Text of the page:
27 May 2020

In a striking decision in Carr v Evelyn, the First Tier Tribunal (which is the name now given to the body that is still universally called the Agricultural Land Tribunal) has very heavily criticised the landlords and their main expert witness in a contested succession application. 

Many agricultural professionals carry out some expert witness work. This decision will make them wince. The expert witness was described as 'a ‘hired gun’ put forward by the [landlords] to make their case and with evidence tailored to this purpose.' 

The Tribunal refused to accept his evidence: 'he was a member of the [landlords’] team and not, therefore, a witness upon whose impartiality and independent expertise the Tribunal could rely' and 'his supposed expert evidence is not and cannot be seen to be an independent and uninfluenced product and for that reason cannot be admitted in evidence, or relied upon, by the Tribunal.'

The way in which instructions were given to the expert to clearly lead him to a particular conclusion meant that he had 'not been acting in any independent fashion is respect of these Proceedings, but is and, in the view of the Tribunal always has been, an active member of the [landlords’] litigation team.'

Judgments are normally quite moderate in their criticism of parties and witnesses. This judgment was brutal. It emphasises the risks that expert witnesses can run if things go wrong for them, and surely prompts a re-evaluation of the steps to be taken not only for an expert to be comfortable that they are acting independently, but in being able to show that they have acted independently. That will impact not just on experts, but on the lawyers instructing them, who do not emerge from this case in a good light.

Giving expert evidence can be difficult at the best of times. Over the coming months, resulting from this case, we will publish some more items about how it is supposed to be done, and the issues that arise.

The Consequences

Apart from giving the landlords’ expert and lawyers one of their less good days, the Tribunal’s decision also bit hard.

One of the features of the Tribunal is that costs do not usually follow the event. This means that the parties will usually be expecting to bear their own costs, even if they are successful. The normal approach among practitioners has been to consider that the Tribunal will only award costs against another party if they have been vexatious, abusive or frivolous, and these are not easy concepts to prove.

This is different from most disputes, where the loser is usually expected to pay the winner’s costs. In practice that does not mean all of the winner’s costs, but a healthy chunk of them (often around two thirds). At the start of a case, this can sound like an incidental point, but by the time a case has got to a hearing over several days, with thousands of documents and hundreds of hours spent working on it, these amounts can be very large.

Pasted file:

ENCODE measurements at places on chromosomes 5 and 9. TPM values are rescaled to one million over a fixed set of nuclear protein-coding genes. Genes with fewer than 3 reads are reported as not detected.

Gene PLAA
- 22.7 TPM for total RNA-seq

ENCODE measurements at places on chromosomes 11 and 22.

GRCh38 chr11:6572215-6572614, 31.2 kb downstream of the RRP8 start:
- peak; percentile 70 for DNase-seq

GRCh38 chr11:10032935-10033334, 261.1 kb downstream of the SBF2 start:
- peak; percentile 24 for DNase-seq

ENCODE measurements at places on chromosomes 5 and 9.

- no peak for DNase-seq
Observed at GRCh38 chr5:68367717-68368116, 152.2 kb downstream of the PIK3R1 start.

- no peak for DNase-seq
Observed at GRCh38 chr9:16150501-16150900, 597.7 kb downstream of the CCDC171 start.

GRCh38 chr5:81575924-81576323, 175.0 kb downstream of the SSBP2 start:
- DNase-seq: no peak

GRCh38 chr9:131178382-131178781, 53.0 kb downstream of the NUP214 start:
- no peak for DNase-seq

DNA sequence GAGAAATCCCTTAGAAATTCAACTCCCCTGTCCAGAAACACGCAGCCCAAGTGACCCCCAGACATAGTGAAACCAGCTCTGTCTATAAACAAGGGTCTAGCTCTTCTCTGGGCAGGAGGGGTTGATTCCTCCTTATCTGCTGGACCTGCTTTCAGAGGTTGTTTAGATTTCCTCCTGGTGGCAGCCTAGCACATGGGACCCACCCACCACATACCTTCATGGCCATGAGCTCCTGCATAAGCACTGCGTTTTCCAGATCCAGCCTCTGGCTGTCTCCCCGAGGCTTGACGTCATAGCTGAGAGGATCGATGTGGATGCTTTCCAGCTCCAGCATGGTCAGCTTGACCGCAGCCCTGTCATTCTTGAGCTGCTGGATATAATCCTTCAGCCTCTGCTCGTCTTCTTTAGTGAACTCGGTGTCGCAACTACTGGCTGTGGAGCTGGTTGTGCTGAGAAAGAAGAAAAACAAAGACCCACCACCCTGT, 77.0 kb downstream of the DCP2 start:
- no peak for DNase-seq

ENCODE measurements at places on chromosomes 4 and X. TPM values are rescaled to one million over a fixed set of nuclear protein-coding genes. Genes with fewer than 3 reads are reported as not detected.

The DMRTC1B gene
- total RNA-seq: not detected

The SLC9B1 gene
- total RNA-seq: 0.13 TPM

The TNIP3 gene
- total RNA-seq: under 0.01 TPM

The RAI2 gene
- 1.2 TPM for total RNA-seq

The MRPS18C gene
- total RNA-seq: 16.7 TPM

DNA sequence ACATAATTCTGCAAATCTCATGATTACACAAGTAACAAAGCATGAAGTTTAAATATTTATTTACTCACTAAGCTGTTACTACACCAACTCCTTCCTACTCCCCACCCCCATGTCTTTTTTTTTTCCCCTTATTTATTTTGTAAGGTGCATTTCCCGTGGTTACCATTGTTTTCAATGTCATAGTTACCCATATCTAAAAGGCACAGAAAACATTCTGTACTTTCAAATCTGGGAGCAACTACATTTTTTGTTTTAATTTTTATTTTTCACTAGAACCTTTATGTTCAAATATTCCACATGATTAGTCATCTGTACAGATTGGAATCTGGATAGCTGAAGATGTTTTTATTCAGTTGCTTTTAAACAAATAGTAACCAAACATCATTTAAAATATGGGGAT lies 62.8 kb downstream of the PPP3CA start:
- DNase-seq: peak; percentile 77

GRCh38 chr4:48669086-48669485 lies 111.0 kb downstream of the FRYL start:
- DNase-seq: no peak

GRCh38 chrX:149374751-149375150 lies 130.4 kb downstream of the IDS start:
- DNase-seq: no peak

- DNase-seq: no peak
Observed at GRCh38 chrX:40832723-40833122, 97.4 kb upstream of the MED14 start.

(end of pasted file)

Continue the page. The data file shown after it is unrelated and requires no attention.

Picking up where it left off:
In Carr v Evelyn the Tribunal addressed the general principle of costs in this jurisdiction, holding that whilst adverse costs could be awarded for incidents of vexatious, abusive or frivolous behaviour, the ability to order costs was not limited to those situations only.

It took an aggressive stance to the losing landlords, based upon how it said they had acted, and hit them in their pockets, ordering that they pay 80 per cent of the Appellant’s costs. It also said that those costs would be paid on the indemnity basis (which means that doubt will be resolved in favour of the tenant when costs are being assessed, and tends to lead to a party getting more money back) based on their disapproval of the landlords’ approach. 

As there was a five day hearing in this case, with multiple expert witnesses, the costs will be very high. That may tempt the landlords to consider whether they should appeal.

There is no question that agricultural professionals called upon to provide expert evidence to the Tribunal by a party should be looking at this judgment carefully, and checking that they can demonstrate that they have maintained their independence.

Should you wish to discuss any of the issues raised in this article, please contact Kevin Kennedy or your usual Burges Salmon contact.

Key contact

Kevin Kennedy

Kevin Kennedy Partner

  • Estates and Land
  • Private Wealth
  • Agricultural Disputes

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